|Also known as:||American Stickseed|
|Habitat:||part shade, shade, sun; average to moist woods, thickets|
|Bloom season:||May - July|
|Plant height:||2 to 3 feet|
|MN county distribution (click map to enlarge):|
|National distribution (click map to enlarge):|
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The flowers are saucer-shaped to tubular, about 1/8 inch across, light blue to white, with five round petals and a ring of white, arch-shaped appendages around the throat. The sepals are egg-shaped and shorter than the petals. The blossoms open progressively along slender, horizontal racemes at the tips of of the branches; racemes elongate up to 6 inches as the plant matures. A larger leaf-like bract is set at the base of the raceme with subsequent bracts becoming smaller and alternating with the flowers until about the middle of the raceme; beyond the middle they are absent.
Leaves are 2 to 5 inches long, up to 1¼ inch wide, toothless, hairy with a rough texture on the upper surface. Basal leaves are oblong with a rounded tip, and stalked. Stem leaves are alternate, narrowly lance-elliptic, tapered equally at both ends with a pointed or blunt tip, the lower leaves short stalked, the upper leaves becoming progressively smaller and stalkless. Stems are erect, typically single but much branched with short fine hairs throughout.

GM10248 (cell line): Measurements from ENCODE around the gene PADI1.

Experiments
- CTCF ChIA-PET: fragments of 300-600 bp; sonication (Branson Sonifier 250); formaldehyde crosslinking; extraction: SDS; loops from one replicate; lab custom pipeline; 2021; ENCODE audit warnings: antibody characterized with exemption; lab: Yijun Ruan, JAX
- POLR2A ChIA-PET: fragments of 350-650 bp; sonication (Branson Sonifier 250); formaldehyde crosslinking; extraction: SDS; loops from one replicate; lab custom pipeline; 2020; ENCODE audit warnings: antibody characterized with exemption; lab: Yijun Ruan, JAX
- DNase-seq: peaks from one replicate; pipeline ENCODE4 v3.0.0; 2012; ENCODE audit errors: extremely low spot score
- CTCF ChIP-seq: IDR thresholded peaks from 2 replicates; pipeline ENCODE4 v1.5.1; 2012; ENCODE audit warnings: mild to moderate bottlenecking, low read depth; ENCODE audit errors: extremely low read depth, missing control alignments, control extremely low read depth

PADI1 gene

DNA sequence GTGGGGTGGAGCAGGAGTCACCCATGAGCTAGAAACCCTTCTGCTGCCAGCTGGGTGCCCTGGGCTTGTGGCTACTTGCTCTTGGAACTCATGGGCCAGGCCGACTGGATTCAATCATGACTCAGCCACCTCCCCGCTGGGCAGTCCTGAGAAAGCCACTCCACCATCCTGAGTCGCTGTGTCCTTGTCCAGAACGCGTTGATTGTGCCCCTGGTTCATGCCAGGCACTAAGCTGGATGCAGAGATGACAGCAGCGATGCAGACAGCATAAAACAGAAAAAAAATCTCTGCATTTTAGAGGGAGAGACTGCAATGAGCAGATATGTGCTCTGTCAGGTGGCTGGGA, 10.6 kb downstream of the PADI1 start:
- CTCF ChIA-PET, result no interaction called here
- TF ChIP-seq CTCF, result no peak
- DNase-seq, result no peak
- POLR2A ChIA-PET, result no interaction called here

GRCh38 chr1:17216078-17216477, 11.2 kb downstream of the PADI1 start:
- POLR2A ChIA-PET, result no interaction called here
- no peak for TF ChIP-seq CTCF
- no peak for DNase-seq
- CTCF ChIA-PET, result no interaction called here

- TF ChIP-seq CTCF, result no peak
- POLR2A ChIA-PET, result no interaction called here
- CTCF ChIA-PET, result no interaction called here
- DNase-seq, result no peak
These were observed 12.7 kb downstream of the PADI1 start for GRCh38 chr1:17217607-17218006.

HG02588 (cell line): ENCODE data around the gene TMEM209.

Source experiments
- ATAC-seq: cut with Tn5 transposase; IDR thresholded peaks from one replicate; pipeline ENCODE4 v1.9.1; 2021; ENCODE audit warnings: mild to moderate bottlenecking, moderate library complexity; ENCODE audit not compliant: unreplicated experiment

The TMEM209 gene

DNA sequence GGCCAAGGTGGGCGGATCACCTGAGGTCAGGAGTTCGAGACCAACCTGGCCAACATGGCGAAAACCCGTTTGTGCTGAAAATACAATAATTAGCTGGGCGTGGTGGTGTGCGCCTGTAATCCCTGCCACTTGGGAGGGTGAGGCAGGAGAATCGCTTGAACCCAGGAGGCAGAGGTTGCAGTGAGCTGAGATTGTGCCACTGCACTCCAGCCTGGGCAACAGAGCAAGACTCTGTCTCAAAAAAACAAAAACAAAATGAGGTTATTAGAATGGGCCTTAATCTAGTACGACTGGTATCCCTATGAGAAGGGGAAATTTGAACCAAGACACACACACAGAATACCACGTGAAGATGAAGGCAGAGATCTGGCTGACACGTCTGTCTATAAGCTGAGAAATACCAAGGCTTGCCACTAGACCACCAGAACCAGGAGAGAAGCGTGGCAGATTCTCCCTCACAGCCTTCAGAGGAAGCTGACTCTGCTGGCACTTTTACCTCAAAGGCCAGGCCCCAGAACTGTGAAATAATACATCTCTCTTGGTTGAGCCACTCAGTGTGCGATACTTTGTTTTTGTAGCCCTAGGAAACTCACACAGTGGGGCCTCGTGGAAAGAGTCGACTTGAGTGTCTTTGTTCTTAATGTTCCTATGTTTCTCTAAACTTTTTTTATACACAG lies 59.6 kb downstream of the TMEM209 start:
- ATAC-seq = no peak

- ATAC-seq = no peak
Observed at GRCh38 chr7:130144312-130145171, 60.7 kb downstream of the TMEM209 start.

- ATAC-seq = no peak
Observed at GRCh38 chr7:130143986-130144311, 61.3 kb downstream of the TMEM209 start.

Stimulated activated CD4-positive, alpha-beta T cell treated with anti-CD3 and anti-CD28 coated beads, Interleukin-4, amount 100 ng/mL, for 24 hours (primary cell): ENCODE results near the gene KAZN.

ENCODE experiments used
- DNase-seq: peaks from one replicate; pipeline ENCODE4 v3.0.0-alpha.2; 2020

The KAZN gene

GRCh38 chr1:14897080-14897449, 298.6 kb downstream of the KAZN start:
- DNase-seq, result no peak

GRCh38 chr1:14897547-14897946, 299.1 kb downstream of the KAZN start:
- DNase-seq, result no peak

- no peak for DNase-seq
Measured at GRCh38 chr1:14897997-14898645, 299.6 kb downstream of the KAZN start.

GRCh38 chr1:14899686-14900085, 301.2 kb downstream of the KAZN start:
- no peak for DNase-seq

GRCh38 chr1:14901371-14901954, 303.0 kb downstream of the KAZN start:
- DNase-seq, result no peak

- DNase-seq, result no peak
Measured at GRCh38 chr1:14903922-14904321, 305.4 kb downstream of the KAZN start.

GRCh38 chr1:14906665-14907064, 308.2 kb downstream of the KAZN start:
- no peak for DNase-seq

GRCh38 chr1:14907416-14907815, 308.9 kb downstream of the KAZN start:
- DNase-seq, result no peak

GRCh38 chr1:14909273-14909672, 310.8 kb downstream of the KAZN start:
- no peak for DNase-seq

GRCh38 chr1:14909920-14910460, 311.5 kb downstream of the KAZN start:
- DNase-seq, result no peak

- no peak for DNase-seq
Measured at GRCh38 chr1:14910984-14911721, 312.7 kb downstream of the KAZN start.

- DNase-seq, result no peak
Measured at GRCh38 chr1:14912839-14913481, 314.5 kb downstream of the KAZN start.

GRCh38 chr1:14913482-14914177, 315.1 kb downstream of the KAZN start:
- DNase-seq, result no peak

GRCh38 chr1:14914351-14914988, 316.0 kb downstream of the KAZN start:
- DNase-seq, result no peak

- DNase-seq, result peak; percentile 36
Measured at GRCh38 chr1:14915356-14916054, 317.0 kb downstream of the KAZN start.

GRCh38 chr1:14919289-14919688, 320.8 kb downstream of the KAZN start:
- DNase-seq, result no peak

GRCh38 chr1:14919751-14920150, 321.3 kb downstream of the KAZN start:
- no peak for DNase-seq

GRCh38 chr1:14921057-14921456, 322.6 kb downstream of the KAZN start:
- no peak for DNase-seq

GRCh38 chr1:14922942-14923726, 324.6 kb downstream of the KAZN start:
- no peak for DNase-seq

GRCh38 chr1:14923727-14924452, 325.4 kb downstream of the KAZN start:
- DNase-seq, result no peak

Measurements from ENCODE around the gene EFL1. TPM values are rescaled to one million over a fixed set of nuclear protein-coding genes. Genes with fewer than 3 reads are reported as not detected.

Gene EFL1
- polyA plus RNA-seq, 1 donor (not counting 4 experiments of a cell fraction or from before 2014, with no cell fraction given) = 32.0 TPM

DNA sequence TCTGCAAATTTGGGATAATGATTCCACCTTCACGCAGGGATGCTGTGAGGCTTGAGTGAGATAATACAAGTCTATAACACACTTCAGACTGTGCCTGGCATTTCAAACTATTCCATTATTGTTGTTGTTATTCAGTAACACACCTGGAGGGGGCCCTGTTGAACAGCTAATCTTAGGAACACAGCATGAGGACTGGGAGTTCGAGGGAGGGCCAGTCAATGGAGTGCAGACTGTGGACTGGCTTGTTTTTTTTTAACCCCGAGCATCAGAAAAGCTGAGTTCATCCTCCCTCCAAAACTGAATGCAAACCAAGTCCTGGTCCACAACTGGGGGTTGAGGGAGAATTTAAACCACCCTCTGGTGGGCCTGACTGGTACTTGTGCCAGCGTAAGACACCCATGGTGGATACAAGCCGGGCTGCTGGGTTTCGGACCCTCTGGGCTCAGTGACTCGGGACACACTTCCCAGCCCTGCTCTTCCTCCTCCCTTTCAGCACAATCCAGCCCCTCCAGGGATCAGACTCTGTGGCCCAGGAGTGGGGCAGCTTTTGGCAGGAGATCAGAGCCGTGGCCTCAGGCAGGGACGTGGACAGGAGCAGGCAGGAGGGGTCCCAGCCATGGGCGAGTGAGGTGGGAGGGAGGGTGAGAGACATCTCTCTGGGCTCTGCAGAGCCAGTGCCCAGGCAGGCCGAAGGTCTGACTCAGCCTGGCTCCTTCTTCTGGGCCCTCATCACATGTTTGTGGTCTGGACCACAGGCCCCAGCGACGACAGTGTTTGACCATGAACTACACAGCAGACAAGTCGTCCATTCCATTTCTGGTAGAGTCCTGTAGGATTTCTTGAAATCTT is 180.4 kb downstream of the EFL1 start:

Fruits are round, wider than the flower but less than ¼ inch in diameter, divided into four nutlets with dense velcro-like prickles along the edge of the outer (dorsal) surface, but not covering the surface.
One of a number of sticky seed plants that can be encountered during late summer or autumn hikes through the fields and woods, it is perhaps academic which species is which as you are picking them off your pant legs or combing them out of pet hair. The very closely related and similar appearing Virginia stickseed (Hackelia virginiana) can easily be differentiated by its broader leaves, softer hairs, and sticky barbs that cover the entire outer surface of the nutlet rather than just around the edges. One should also note that H. deflexa's flower color is typically a deeper blue and its bloom period begins and ends a month earlier than H. virginiana. There are 2 varieties of H. deflexa, with var. americana found in North America, obsolete Latin names being Hackelia americana and Lappula deflexa. While not an uncommon species in Minnesota and not well documented anywhere, we had no luck hunting this species down to get images for this web site. We considered ourselves lucky to find a volunteer plant sprouting up next to the dryer vent. Wonder how it got there?
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Photos courtesy Peter M. Dziuk taken in Ramsey County.
Have you seen this plant in Minnesota, or have any other comments about it?